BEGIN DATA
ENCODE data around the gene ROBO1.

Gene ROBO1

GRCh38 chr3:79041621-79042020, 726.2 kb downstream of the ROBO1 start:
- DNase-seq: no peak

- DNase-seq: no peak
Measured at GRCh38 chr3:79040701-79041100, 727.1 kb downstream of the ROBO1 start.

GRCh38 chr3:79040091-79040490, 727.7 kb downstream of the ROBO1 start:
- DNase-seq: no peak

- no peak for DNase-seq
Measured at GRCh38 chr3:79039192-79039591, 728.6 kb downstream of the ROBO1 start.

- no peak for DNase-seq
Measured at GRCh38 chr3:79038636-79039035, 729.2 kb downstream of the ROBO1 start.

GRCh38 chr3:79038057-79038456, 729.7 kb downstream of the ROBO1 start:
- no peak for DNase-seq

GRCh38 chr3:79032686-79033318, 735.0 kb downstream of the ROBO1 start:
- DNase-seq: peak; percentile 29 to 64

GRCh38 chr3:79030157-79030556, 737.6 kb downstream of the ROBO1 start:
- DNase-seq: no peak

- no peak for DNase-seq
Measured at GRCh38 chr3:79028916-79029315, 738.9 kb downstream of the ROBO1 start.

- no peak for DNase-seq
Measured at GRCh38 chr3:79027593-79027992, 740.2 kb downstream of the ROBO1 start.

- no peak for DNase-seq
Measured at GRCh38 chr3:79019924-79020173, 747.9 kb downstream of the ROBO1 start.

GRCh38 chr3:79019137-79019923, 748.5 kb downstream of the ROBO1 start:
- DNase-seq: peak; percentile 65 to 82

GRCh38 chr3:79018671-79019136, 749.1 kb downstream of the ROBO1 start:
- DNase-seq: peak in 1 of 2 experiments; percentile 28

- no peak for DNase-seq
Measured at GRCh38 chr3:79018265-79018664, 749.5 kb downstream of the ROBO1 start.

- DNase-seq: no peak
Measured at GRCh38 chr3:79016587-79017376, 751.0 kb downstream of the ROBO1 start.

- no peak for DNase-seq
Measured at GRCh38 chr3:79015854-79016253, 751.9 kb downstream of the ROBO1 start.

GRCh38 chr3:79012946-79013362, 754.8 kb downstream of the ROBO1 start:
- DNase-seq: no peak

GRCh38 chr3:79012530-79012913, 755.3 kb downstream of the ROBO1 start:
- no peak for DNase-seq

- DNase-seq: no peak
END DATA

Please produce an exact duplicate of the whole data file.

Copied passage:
ENCODE data around the gene ROBO1.

Gene ROBO1

GRCh38 chr3:79041621-79042020, 726.2 kb downstream of the ROBO1 start:
- DNase-seq: no peak

- DNase-seq: no peak
Measured at GRCh38 chr3:79040701-79041100, 727.1 kb downstream of the ROBO1 start.

GRCh38 chr3:79040091-79040490, 727.7 kb downstream of the ROBO1 start:
- DNase-seq: no peak

- no peak for DNase-seq
Measured at GRCh38 chr3:79039192-79039591, 728.6 kb downstream of the ROBO1 start.

- no peak for DNase-seq
Measured at GRCh38 chr3:79038636-79039035, 729.2 kb downstream of the ROBO1 start.

GRCh38 chr3:79038057-79038456, 729.7 kb downstream of the ROBO1 start:
- no peak for DNase-seq

GRCh38 chr3:79032686-79033318, 735.0 kb downstream of the ROBO1 start:
- DNase-seq: peak; percentile 29 to 64

GRCh38 chr3:79030157-79030556, 737.6 kb downstream of the ROBO1 start:
- DNase-seq: no peak

- no peak for DNase-seq
Measured at GRCh38 chr3:79028916-79029315, 738.9 kb downstream of the ROBO1 start.

- no peak for DNase-seq
Measured at GRCh38 chr3:79027593-79027992, 740.2 kb downstream of the ROBO1 start.

- no peak for DNase-seq
Measured at GRCh38 chr3:79019924-79020173, 747.9 kb downstream of the ROBO1 start.

GRCh38 chr3:79019137-79019923, 748.5 kb downstream of the ROBO1 start:
- DNase-seq: peak; percentile 65 to 82

GRCh38 chr3:79018671-79019136, 749.1 kb downstream of the ROBO1 start:
- DNase-seq: peak in 1 of 2 experiments; percentile 28

- no peak for DNase-seq
Measured at GRCh38 chr3:79018265-79018664, 749.5 kb downstream of the ROBO1 start.

- DNase-seq: no peak
Measured at GRCh38 chr3:79016587-79017376, 751.0 kb downstream of the ROBO1 start.

- no peak for DNase-seq
Measured at GRCh38 chr3:79015854-79016253, 751.9 kb downstream of the ROBO1 start.

GRCh38 chr3:79012946-79013362, 754.8 kb downstream of the ROBO1 start:
- DNase-seq: no peak

GRCh38 chr3:79012530-79012913, 755.3 kb downstream of the ROBO1 start:
- no peak for DNase-seq

- DNase-seq: no peak